Contemporary political postmodernists openly call for an end to capitalism and a rejection of absolute truths. I’m always confused by movements that hope to eradicate capitalism in the name of democracy. I understand the narrative about the oppressive patriarchal hierarchy and inequality, but this ignores the fact that hierarchies precede capitalism. We can argue that just because we have some evolutionary predisposition for hierarchy doesn’t mean we shouldn’t change for the better in the name of equality. That’s a fair argument but then do we ignore the pivotal role capitalism plays in the emergence of democracies? In fact we could argue that democracy was only possible because of capitalism. Exploration led to global trade. Technological inventions like the printing press helped propel knowledge and philosophy to the masses. This led to revolutions against the aristocracy and the establishment of values for liberty, equality, tolerance, individual freedom and secular governments. I think we’d mostly agree that these challenges to the status quo were noble. At this time, suffrage was limited to landowners. We can argue that the distribution of wealth to the greater population was an essential driving power expanding suffrage. The distribution of wealth could not have happened without the Industrial Revolution and the Industrial Revolution could not have happened without capitalism.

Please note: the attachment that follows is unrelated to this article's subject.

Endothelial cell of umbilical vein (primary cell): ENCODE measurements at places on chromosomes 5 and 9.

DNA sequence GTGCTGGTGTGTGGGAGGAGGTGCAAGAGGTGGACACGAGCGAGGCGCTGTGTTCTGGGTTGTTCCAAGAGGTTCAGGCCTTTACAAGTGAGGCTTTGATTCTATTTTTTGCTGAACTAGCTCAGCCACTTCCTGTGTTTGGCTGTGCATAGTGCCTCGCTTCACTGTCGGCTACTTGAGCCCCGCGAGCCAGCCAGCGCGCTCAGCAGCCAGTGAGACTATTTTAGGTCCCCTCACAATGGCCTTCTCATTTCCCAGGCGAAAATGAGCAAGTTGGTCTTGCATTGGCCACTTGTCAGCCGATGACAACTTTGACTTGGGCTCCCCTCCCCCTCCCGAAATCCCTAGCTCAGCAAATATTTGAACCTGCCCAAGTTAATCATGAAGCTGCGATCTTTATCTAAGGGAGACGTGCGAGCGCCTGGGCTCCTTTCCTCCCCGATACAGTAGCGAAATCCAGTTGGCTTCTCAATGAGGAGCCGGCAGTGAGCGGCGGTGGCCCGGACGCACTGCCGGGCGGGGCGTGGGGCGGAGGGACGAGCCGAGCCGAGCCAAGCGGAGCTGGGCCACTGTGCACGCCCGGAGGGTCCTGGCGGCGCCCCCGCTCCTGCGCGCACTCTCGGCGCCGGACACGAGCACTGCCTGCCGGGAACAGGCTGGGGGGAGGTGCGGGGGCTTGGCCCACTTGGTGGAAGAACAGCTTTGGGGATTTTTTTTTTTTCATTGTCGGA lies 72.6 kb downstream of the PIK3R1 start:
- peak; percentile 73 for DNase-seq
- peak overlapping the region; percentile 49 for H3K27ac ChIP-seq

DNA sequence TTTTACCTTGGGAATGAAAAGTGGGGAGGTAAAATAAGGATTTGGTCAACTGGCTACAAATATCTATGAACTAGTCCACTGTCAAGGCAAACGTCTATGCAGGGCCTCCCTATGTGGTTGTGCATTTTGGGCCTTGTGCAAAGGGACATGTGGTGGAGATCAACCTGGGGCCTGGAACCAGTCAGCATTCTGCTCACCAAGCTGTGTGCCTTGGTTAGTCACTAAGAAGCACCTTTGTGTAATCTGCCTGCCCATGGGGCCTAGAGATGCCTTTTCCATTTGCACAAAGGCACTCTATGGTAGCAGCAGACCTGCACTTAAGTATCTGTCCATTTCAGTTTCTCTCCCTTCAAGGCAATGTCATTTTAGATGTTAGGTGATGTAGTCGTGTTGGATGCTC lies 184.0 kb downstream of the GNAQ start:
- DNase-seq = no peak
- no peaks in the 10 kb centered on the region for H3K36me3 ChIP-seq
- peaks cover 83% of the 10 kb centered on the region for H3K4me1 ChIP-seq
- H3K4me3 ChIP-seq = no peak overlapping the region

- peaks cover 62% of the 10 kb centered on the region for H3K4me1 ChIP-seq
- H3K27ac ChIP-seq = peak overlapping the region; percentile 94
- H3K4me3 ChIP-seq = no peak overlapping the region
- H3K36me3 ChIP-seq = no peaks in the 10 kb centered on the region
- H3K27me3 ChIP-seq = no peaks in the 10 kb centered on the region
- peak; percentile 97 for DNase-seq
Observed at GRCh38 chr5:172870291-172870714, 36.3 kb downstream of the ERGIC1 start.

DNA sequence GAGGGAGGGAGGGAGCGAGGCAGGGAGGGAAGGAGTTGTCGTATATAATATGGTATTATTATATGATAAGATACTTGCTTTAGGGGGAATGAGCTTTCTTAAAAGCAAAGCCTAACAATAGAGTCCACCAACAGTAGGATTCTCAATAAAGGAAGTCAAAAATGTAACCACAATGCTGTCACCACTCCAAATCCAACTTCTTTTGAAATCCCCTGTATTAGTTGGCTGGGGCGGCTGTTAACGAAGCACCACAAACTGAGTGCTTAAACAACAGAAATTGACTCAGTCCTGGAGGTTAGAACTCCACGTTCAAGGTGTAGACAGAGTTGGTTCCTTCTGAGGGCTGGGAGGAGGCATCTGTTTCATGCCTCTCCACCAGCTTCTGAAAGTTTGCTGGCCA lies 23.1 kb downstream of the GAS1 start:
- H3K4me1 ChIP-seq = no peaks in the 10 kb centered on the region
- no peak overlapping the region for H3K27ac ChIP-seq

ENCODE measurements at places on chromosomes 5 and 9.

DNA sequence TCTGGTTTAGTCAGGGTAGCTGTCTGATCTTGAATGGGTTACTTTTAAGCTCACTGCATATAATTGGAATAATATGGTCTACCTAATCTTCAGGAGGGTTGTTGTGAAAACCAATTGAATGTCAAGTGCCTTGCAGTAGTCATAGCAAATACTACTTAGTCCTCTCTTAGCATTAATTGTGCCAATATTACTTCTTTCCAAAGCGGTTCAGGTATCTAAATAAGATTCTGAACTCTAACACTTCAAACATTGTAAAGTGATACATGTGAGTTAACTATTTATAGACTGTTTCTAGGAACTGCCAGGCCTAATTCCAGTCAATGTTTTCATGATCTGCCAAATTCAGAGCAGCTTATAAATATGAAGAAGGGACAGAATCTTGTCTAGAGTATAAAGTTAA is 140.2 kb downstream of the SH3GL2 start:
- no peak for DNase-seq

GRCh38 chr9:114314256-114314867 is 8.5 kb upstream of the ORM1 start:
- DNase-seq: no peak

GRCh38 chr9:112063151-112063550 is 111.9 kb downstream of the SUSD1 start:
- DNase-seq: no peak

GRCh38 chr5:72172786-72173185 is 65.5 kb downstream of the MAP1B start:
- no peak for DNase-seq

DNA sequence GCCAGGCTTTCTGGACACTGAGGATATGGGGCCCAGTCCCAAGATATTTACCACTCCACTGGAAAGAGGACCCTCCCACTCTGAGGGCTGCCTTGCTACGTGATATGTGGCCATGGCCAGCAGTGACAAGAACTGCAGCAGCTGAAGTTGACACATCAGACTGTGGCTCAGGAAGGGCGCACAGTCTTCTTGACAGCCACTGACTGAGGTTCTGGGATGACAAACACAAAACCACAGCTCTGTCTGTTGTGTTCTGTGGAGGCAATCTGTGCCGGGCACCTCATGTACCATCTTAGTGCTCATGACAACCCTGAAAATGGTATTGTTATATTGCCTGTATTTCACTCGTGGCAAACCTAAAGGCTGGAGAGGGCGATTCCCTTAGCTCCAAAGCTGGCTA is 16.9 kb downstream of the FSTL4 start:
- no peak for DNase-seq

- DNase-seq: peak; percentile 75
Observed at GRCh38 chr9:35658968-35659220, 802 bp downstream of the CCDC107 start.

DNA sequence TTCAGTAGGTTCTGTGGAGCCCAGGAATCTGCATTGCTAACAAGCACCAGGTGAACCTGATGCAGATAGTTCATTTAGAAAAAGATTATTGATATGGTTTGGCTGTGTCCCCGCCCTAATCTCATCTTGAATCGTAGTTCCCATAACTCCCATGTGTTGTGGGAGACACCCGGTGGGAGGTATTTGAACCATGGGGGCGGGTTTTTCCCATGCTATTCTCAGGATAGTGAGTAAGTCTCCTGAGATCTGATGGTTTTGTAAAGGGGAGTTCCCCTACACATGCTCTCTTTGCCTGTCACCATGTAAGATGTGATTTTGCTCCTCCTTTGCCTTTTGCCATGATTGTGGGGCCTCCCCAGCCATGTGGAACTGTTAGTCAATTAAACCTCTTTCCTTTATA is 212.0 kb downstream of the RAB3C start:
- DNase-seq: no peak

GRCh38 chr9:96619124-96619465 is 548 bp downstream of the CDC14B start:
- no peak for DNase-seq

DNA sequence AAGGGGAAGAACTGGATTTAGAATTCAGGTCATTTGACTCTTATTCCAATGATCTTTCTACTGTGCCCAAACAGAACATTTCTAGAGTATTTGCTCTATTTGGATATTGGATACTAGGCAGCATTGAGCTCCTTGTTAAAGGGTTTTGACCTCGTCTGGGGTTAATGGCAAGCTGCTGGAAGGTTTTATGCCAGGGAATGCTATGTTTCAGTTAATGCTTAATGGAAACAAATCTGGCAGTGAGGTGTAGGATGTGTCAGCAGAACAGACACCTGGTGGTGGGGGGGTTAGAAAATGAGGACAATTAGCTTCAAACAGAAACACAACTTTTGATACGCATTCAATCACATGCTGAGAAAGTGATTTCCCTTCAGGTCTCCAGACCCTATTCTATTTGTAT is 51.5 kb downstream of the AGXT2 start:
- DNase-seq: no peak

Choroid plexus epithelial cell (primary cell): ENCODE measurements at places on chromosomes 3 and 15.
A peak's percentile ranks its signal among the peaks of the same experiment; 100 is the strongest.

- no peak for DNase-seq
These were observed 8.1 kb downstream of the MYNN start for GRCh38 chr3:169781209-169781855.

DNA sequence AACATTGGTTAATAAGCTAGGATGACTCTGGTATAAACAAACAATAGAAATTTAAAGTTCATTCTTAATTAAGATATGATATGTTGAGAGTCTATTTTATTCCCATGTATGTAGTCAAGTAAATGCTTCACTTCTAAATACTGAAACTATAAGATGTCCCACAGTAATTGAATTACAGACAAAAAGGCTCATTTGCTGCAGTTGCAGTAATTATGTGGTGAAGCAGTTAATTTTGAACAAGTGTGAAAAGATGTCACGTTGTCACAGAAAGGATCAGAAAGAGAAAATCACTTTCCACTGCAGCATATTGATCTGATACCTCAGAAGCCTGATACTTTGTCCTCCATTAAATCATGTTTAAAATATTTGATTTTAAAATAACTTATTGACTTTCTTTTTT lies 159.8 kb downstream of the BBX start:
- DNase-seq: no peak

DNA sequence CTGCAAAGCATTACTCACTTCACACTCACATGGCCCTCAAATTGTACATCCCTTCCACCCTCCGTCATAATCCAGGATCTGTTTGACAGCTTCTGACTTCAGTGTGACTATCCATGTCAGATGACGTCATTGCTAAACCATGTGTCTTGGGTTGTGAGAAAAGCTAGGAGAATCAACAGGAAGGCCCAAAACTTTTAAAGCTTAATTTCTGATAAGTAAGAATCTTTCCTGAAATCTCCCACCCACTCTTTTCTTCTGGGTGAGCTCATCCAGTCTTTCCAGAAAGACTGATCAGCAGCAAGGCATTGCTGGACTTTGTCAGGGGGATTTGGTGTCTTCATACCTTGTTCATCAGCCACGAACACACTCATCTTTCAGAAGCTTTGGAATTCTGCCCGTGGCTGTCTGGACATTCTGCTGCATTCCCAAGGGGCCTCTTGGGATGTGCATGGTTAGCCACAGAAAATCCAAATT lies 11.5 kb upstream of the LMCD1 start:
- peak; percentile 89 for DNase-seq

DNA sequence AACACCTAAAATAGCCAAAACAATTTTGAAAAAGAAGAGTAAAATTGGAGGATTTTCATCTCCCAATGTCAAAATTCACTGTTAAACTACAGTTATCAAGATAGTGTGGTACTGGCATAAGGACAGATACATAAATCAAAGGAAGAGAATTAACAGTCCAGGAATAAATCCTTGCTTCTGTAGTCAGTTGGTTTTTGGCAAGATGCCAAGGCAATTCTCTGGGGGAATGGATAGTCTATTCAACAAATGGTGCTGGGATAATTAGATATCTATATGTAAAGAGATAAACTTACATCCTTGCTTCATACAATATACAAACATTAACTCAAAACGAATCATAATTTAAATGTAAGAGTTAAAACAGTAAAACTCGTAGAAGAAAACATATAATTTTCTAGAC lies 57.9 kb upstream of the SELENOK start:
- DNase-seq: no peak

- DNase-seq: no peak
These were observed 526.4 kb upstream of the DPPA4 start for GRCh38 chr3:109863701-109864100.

The counter argument is that exploration, global trade and capitalism led to unprecedented exploitation and conflict. The issue of exploitation in capitalism has been widely contested, even by contemporary Marxists. The idea that globalization exclusively hurts developing countries is also not true. The notion that there was no internal conflict in areas before Europeans arrived is, unfortunately, also not true.